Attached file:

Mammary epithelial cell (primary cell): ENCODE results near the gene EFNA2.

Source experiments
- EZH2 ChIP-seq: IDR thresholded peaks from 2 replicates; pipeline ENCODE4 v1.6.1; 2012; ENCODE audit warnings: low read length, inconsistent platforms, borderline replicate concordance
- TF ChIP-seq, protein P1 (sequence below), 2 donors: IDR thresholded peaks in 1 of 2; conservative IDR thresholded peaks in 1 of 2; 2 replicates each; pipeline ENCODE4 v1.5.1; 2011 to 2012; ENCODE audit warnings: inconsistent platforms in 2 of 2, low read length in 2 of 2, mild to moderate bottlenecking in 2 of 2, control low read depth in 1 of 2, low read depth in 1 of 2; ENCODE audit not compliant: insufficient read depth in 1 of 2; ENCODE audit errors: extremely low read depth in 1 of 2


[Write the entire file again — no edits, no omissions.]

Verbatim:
Mammary epithelial cell (primary cell): ENCODE results near the gene EFNA2.

Source experiments
- EZH2 ChIP-seq: IDR thresholded peaks from 2 replicates; pipeline ENCODE4 v1.6.1; 2012; ENCODE audit warnings: low read length, inconsistent platforms, borderline replicate concordance
- TF ChIP-seq, protein P1 (sequence below), 2 donors: IDR thresholded peaks in 1 of 2; conservative IDR thresholded peaks in 1 of 2; 2 replicates each; pipeline ENCODE4 v1.5.1; 2011 to 2012; ENCODE audit warnings: inconsistent platforms in 2 of 2, low read length in 2 of 2, mild to moderate bottlenecking in 2 of 2, control low read depth in 1 of 2, low read depth in 1 of 2; ENCODE audit not compliant: insufficient read depth in 1 of 2; ENCODE audit errors: extremely low read depth in 1 of 2